Find the shortest distance

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A 120 wire cable has been laid firmly underground between two telephone exchanges located 10km apart.

Unfortunately after the cable was laid it was discovered to be the wrong type, the problem is the individual wires are not labeled. There is no visual way of knowing which wire is which and thus connections at either end is not immediately possible.

You are a trainee technician and your boss has asked you to identify and label the wires at both ends without ripping it all up. You have no transport and only a battery and light bulb to test continuity. You do have tape and pen for labeling the wires.

What is the shortest distance in kilometers you will need to walk to correctly identify and label each wire?

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  • 1 Answer(s)

    20.

    At one end label a wire “A”. Then join two wire and label them both “B’, then tie three (not already joined) wires together and call them each “C”….continue until all the wires are joined together in groups of 1, 2, 3, 4, 5, etc….for a 120 strand cable. NOTES that the largest group will have 15 wires.

    Now walk to the other end.

    Using a (battery and light bulb) it is now possible, for example, to find the wire that wasn’t joined to any of the others. It is similarly possible to find which wires are in a pair, which is joined in a group of 3, etc. Each time a group is found the technician should label it with the letter for the group, so the single wire is labeled ‘a’, the pair are each labeled “A”, etc….this now matches the other end…..the letters will go up to “O”. Now take “A”, “B”, up to “O” and join them together in a group and label each one with “15”, so we have cable “A15”, “B15′, “C15”, up to “O15”. Take the second and last “B'”wire and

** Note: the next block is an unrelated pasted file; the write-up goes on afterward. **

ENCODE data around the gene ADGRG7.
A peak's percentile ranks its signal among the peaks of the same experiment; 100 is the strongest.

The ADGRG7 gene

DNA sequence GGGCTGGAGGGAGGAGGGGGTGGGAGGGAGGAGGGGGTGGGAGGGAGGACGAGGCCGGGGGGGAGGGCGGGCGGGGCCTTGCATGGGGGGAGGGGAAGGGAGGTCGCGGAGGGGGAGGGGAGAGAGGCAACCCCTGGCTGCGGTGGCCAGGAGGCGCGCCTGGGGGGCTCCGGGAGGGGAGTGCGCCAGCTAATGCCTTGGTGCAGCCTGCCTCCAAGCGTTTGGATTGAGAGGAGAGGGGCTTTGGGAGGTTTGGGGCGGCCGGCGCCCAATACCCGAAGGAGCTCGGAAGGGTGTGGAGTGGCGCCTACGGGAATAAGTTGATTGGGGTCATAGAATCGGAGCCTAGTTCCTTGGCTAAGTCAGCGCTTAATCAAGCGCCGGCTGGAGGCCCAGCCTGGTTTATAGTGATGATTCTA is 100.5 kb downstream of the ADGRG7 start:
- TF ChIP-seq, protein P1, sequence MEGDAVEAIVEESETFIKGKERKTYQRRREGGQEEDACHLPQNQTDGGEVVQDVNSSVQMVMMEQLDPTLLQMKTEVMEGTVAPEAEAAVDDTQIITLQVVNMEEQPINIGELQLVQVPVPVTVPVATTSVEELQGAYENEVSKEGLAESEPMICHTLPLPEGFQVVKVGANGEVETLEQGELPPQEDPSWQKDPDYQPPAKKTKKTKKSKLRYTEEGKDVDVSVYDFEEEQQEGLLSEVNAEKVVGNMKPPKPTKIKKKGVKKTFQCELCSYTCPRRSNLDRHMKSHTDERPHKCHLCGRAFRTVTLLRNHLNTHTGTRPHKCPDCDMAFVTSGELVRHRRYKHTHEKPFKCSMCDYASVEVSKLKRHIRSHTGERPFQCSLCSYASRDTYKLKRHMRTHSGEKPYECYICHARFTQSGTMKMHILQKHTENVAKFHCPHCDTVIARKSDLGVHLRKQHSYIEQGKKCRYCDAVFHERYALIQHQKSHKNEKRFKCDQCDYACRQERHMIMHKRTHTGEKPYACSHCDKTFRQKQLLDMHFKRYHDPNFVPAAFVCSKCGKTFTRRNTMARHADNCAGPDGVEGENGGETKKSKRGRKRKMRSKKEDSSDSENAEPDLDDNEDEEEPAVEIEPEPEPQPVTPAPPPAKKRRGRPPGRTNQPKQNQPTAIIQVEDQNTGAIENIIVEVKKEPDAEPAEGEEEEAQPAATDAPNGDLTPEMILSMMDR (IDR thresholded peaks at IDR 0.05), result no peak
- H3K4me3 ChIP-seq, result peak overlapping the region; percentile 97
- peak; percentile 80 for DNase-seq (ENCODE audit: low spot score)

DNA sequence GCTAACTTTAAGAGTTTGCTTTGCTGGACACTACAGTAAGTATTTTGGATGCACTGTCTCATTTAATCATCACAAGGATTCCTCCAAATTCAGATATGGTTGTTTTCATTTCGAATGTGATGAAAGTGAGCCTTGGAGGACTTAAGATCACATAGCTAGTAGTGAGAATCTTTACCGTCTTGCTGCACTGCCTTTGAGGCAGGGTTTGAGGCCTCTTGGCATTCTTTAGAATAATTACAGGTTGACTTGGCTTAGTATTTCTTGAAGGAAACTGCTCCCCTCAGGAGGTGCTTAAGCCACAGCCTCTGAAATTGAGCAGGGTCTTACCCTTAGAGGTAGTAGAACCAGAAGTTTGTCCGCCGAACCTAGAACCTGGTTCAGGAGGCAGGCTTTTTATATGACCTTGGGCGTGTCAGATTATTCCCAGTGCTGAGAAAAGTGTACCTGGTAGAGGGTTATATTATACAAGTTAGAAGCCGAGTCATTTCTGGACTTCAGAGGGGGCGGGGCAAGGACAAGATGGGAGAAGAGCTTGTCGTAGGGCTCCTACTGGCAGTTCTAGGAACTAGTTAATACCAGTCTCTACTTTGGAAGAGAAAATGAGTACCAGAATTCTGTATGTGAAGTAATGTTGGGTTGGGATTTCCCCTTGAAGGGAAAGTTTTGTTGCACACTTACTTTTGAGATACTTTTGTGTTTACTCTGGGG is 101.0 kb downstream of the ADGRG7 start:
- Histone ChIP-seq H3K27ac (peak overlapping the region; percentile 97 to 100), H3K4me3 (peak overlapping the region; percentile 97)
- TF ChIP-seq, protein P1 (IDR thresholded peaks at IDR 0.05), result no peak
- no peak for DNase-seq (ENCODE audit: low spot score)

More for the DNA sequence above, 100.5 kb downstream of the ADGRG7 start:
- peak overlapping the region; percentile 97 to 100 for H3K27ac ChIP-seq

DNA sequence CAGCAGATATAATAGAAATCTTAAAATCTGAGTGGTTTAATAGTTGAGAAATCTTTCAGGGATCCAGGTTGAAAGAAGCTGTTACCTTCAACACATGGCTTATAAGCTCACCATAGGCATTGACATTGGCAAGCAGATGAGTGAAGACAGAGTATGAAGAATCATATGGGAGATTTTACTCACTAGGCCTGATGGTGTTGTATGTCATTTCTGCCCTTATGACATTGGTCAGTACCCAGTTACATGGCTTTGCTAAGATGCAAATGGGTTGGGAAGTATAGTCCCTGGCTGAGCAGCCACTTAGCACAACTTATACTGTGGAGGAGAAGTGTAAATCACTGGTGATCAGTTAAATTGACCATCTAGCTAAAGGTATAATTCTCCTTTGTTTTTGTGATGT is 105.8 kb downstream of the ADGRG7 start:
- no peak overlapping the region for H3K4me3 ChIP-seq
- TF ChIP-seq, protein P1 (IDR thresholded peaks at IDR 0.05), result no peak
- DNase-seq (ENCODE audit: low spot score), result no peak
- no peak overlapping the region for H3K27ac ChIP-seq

join it with a remaining “C”, “D”, up to “O” and label these each “14′ so we have “B14”, “C14”, up to “O14”. Repeat this until at the end there will be a single “O” cabled labeled “O1”.

    Now walk to the other end.

    Now untie all the old connections and identify the group labeled “1”, “2”, “3” …”15″ at which point each wire at each end has a unique classification.

    Alternative solution from citrog:

    First, tie the 120 wires together randomly in 60 pairs. Next, go to the far end, randomly label any wire 1, and connect the battery to it. Test which other wire is tied to it at the starting end, and label that wire 2. Then pick another wire other than 1 or 2, label it 3, and tie it to 2, so now the battery is connected to 1, which is tied to 2 at the other end, which is tied to 3 at the end you’re at. Now test which wire is tied to 3 at the other end, and label that 4, etc. What you will wind up with is all 120 wires tied to each other in a continuous sequence. Then go back to the end you started at, leaving the battery behind, connected to wire 1. Before you untie all the wires at the starting point, label each wire so that you know which wire was paired with which. Now with all the wires untied at the starting point, test which wire is connected to the battery, and label that 1. Whichever wire was in the same pair as 1, label that 2, and then tie 1 and 2 back together. Now you can find 3, because it’s tied to 2 on the far end. Once you find 3, label the wire it was tied to 4, etc. This assumes that the resistance of the wire is small enough that the battery will still light the bulb across 12,000 km of wire.

    John123 Expert Answered on 20th July 2015.
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